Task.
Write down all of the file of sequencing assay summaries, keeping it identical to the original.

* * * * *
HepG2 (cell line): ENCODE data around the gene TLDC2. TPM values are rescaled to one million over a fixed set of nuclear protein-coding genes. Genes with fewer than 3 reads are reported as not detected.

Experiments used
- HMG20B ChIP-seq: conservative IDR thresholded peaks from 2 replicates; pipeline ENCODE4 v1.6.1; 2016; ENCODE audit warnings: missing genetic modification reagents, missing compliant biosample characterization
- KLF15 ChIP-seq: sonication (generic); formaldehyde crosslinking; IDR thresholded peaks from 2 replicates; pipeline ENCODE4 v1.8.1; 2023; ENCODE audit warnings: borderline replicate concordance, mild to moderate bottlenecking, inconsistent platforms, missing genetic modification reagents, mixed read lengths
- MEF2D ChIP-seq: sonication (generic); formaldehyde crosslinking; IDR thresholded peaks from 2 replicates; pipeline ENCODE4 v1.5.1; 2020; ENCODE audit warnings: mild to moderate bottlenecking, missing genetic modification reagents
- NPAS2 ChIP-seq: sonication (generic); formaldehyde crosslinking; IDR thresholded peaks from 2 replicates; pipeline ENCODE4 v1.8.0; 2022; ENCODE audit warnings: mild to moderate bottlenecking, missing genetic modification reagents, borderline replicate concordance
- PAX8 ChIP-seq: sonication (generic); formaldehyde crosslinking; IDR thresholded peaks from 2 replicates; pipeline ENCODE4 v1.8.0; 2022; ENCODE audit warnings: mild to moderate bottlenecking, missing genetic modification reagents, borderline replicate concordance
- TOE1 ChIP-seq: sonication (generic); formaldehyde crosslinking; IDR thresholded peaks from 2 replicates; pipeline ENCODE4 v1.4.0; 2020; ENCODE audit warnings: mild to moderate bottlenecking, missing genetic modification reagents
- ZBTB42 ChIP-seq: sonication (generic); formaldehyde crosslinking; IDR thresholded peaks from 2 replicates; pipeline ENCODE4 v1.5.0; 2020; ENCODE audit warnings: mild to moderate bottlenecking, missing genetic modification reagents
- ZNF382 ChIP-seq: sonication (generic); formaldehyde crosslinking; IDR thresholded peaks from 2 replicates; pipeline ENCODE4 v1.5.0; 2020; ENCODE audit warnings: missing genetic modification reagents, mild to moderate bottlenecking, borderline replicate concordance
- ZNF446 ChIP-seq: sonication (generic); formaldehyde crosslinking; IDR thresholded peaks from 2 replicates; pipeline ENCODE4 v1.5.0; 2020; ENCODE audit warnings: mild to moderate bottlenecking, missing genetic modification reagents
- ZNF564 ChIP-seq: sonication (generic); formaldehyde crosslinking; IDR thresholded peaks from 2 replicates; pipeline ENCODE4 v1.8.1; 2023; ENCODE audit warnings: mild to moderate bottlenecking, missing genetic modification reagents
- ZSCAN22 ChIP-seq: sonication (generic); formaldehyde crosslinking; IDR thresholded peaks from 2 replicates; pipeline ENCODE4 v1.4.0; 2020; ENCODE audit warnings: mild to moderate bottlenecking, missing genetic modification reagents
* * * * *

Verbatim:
HepG2 (cell line): ENCODE data around the gene TLDC2. TPM values are rescaled to one million over a fixed set of nuclear protein-coding genes. Genes with fewer than 3 reads are reported as not detected.

Experiments used
- HMG20B ChIP-seq: conservative IDR thresholded peaks from 2 replicates; pipeline ENCODE4 v1.6.1; 2016; ENCODE audit warnings: missing genetic modification reagents, missing compliant biosample characterization
- KLF15 ChIP-seq: sonication (generic); formaldehyde crosslinking; IDR thresholded peaks from 2 replicates; pipeline ENCODE4 v1.8.1; 2023; ENCODE audit warnings: borderline replicate concordance, mild to moderate bottlenecking, inconsistent platforms, missing genetic modification reagents, mixed read lengths
- MEF2D ChIP-seq: sonication (generic); formaldehyde crosslinking; IDR thresholded peaks from 2 replicates; pipeline ENCODE4 v1.5.1; 2020; ENCODE audit warnings: mild to moderate bottlenecking, missing genetic modification reagents
- NPAS2 ChIP-seq: sonication (generic); formaldehyde crosslinking; IDR thresholded peaks from 2 replicates; pipeline ENCODE4 v1.8.0; 2022; ENCODE audit warnings: mild to moderate bottlenecking, missing genetic modification reagents, borderline replicate concordance
- PAX8 ChIP-seq: sonication (generic); formaldehyde crosslinking; IDR thresholded peaks from 2 replicates; pipeline ENCODE4 v1.8.0; 2022; ENCODE audit warnings: mild to moderate bottlenecking, missing genetic modification reagents, borderline replicate concordance
- TOE1 ChIP-seq: sonication (generic); formaldehyde crosslinking; IDR thresholded peaks from 2 replicates; pipeline ENCODE4 v1.4.0; 2020; ENCODE audit warnings: mild to moderate bottlenecking, missing genetic modification reagents
- ZBTB42 ChIP-seq: sonication (generic); formaldehyde crosslinking; IDR thresholded peaks from 2 replicates; pipeline ENCODE4 v1.5.0; 2020; ENCODE audit warnings: mild to moderate bottlenecking, missing genetic modification reagents
- ZNF382 ChIP-seq: sonication (generic); formaldehyde crosslinking; IDR thresholded peaks from 2 replicates; pipeline ENCODE4 v1.5.0; 2020; ENCODE audit warnings: missing genetic modification reagents, mild to moderate bottlenecking, borderline replicate concordance
- ZNF446 ChIP-seq: sonication (generic); formaldehyde crosslinking; IDR thresholded peaks from 2 replicates; pipeline ENCODE4 v1.5.0; 2020; ENCODE audit warnings: mild to moderate bottlenecking, missing genetic modification reagents
- ZNF564 ChIP-seq: sonication (generic); formaldehyde crosslinking; IDR thresholded peaks from 2 replicates; pipeline ENCODE4 v1.8.1; 2023; ENCODE audit warnings: mild to moderate bottlenecking, missing genetic modification reagents
- ZSCAN22 ChIP-seq: sonication (generic); formaldehyde crosslinking; IDR thresholded peaks from 2 replicates; pipeline ENCODE4 v1.4.0; 2020; ENCODE audit warnings: mild to moderate bottlenecking, missing genetic modification reagents